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News Article

Federal Government to Increase Spending in 2022

By Emilio Aristegui | Thu, 11/11/2021 - 09:04

The Mexican Government is keen to finalize its economic recovery strategy after the COVID-19 pandemic, increasing the budget of every state and municipality to kickstart the country’s economic reactivation.

Resources to Mexican states and municipalities will be 4.7 percent larger in 2022, representing an increase of about MX$100 billion (US$4.92 billion) according to a recent press release from the Ministry of Finance and Public Credit (SHCP). The funds have already been transferred to the corresponding entities, said Victoria Rodríguez Ceja, Deputy Minister of Expenditures, Ministry of Finance.

Budget increases for every region will be based on their population and Gross Domestic Product, added Rodríguez Ceja. The resources are to be distributed under strict adherence to the formulas and procedures of the Fiscal Coordination Law’s Branch 28, which covers federal participation, and Branch 33, which includes federal contributions.

Rodríguez Ceja indicated that, “There are 10 federal participation funds, whose resources are freely available to all entities and municipalities, which, this way, have full legal certainty of their transfer. The amounts distributed are public and the Ministry of Finance prepares a monthly and annual report to the Congress of the Union.” The process begins with the Federal Government’s transfer of funds to the states, those which then redistribute them under required regulations to municipalities. The funds represent 90 percent of what the Federal Government sends to all states and municipalities, making this process the most important in a national scale when it comes to reception of government funds.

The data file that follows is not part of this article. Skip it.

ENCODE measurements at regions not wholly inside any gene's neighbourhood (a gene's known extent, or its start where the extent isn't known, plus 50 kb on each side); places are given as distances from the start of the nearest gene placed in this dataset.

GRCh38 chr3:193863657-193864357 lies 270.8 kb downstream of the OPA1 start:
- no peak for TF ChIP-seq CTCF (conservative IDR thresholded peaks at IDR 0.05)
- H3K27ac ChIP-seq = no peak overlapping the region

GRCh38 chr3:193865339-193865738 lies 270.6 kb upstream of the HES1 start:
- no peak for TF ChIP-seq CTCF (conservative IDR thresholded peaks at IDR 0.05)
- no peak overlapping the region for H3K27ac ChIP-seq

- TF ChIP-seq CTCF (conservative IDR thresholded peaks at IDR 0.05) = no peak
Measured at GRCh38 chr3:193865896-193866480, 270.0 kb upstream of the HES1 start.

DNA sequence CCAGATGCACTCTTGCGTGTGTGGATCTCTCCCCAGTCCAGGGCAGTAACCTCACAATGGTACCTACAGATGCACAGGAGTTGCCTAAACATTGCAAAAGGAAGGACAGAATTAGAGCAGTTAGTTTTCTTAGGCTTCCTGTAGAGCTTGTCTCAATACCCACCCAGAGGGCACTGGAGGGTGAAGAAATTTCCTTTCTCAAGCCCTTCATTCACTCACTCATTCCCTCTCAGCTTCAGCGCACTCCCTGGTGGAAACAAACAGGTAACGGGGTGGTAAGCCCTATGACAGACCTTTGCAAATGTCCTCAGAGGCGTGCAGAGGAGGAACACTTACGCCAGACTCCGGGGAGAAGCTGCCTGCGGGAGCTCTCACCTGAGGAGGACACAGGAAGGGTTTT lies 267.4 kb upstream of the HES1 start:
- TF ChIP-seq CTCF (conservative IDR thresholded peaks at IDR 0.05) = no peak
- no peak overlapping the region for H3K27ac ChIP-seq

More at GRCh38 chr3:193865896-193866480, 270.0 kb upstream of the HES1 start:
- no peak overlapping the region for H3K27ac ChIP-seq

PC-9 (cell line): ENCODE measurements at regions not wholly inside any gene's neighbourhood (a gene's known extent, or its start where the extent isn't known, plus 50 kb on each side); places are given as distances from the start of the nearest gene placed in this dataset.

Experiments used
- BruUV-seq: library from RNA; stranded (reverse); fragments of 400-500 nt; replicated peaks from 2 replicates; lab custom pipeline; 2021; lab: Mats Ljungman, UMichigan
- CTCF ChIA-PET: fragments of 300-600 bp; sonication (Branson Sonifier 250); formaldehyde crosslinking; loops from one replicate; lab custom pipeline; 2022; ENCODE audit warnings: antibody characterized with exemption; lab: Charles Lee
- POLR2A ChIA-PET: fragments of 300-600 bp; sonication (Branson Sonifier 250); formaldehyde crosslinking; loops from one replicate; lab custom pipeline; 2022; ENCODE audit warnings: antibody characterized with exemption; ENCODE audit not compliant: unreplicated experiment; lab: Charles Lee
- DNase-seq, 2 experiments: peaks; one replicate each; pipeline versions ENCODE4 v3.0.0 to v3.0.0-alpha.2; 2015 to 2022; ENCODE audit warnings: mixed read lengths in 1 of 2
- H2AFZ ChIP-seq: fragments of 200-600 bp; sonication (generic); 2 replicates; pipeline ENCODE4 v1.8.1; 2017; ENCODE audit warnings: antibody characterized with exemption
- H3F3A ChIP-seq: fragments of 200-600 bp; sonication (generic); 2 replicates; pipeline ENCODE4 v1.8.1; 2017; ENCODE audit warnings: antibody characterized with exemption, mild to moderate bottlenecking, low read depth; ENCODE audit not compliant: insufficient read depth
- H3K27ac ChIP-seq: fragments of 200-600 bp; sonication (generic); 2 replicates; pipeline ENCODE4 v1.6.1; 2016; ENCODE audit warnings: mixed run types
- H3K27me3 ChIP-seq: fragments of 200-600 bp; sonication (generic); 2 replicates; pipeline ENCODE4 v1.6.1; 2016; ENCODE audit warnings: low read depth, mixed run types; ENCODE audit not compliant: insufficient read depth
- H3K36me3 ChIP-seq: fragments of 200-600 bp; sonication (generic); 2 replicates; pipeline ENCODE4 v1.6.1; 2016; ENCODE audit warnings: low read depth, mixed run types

For 2022, Chiapas, Veracruz, Guerrero and Oaxaca will receive the most funds for infrastructure as the Government seeks to amplify investment to help states that are lagging on infrastructure development. These states are set to increase their investments on works for drinking water, sewage, drainage, electrification, education, health, housing and urbanization as reported by MBN.

The data used in this article was sourced from:  
SHCP, MB
Emilio Aristegui Emilio Aristegui Junior Journalist and Industry Analyst